Beowulf - The Great [Geat] Warrior and the Dragon of Oblivion!

Clint Staples

I began this post to let you know that you can now read the entire poem of Beowulf, all 3182 lines of it,  directly from the digitized manuscript. You can see scanned copies of the original pages of the compilation document [bound with several unrelated documents from roughly the same period] in the 17th century for the scholar Sir Robert Bruce Cotton, or possibly his son. The collection has come to be known to scholars as the Cotton Vitellius A xv. The Poem is in the last document of the five files at the link.

Of course, you will need to know Old English, otherwise known as Anglo-Saxon, to read the poem. But even if you don't it is worth looking at the text to see what the language looked like.

In case you are thinking of Old English as the tongue of Shakespeare, I am sorry to disappoint. It is not, nor is it the language as written by Thomas Malory in 'The Death of King Arthur' or even of Geoffrey Chaucer's Canterbury pilgrims. Anglo-Saxon dates to an England prior to the Norman Conquest, when all those French-speaking Sons of Vikings crossed the English Channel and gave Harold Godwinson and King Aethelred the Unready the original No-good-very-bad-day! Anglo-Saxon has more similarities to Old Norse, or Old Icelandic, than to the speech of Romeo and Juliet, or of Arthur, or even of the Knight of the Knights Tale.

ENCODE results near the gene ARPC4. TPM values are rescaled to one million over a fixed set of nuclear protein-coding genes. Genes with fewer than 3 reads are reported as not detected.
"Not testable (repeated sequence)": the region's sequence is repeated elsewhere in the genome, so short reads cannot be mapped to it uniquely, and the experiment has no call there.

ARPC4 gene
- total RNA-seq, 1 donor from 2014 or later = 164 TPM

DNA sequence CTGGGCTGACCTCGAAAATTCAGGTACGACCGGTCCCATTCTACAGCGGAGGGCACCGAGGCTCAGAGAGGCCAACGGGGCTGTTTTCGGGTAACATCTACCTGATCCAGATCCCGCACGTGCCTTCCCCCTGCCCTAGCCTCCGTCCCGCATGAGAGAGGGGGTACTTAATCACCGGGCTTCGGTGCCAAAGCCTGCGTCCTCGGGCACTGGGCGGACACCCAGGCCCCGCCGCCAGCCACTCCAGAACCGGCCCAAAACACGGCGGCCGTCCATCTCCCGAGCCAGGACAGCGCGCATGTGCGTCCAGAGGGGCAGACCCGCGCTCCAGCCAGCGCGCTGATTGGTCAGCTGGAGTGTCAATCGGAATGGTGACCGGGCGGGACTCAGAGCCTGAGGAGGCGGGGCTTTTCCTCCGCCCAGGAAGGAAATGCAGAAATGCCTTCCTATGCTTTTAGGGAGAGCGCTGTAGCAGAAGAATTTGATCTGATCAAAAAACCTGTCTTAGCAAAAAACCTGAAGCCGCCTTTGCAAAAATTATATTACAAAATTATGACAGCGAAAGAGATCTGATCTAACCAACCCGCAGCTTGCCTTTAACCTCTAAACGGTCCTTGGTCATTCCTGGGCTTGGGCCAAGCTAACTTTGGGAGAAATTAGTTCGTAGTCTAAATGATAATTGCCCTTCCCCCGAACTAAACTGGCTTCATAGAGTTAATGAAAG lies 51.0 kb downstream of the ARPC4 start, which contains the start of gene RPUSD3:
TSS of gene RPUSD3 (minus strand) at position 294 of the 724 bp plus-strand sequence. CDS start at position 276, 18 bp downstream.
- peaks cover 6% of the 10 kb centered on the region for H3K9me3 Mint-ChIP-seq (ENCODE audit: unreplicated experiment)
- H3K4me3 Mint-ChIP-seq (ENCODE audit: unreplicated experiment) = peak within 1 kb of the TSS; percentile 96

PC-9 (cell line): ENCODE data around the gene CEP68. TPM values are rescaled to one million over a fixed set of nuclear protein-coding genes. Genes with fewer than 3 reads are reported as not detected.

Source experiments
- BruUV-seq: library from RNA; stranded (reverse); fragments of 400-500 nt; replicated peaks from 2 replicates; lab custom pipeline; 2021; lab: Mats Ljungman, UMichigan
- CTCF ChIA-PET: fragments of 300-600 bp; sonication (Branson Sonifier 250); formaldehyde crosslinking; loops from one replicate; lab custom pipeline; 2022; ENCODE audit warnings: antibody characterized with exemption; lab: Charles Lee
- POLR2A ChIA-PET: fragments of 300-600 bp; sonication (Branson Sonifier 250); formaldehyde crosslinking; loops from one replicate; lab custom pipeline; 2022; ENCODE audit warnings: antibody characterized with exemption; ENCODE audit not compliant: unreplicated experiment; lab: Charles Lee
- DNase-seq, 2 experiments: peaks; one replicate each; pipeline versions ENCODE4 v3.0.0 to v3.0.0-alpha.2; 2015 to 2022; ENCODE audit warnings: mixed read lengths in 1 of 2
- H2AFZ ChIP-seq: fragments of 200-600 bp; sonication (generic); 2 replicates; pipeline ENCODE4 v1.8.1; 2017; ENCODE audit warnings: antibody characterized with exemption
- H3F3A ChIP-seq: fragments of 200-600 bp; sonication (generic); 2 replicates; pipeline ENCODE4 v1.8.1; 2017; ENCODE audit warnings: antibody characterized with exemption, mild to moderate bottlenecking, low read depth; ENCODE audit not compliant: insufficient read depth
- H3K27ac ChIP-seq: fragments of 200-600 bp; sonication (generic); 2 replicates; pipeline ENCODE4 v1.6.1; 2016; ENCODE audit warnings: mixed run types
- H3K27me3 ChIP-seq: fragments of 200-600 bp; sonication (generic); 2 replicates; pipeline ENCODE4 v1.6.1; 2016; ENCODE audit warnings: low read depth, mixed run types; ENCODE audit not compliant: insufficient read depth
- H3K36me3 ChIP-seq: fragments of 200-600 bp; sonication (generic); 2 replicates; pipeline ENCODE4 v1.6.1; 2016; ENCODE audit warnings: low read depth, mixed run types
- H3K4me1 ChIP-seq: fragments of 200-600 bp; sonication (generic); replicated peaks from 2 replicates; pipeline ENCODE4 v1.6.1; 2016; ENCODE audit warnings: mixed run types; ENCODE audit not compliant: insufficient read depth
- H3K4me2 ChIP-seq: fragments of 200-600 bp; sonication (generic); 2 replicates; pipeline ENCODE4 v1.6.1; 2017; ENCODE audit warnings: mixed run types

So, maybe then, it is no big deal that Cotton Vitellius A xv, is available to be read on line by those few who can do so.

But it is, because Cotton Vitellius A xv is the ONLY source for what has been called the greatest poem written in the English language. Whether that claim is true or not, it is an incredible tale that has adventure a plenty - seafaring, battle, and monster-fIghting amid quarrels, kingship and feasting that is easily the equal of the adventures of Odysseus or the Argo. Had this single source been destroyed, as it almost was in a fire in the 18th century, and as it could easily have been any number of times in the centuries between its composition [somewhen prior to 1100 AD; possibly centuries prior, but that is another argument for another day] and the present day, we might never have heard of Beowulf, the poem, or the man.

We might have been able to glean tiny snippets about the hero, indirectly from other sources, piecing together something of the historical and mythical context of Beowulf. Background events recounted in Beowulf also appear in some Scandinavian legendary sagas written down in the 13th century or later but describing historical, or semi-historical events more than five centuries previous. We know of the Geats, Beowulf's people, called the Gauts, in sagas like Hrolf Kraki's Saga. We have a single possible reference to the King Beowulf served, called Hygelac in the poem, in Gregory of Tours, History of the Franks. Gregory recounts a raid led by a King of the Danes named Chlocholaich on Gaul, who has [with great or lesser certainly] been identified as Hygelac of the Geats.

But we have no reference to a Beowulf in the sagas, nor in Gregory of Tours, and there is only a single copy of the poem, ANYWHERE. Did he even exist, or did he by another name? Unfortunately, too little survives to the modern day for us to know.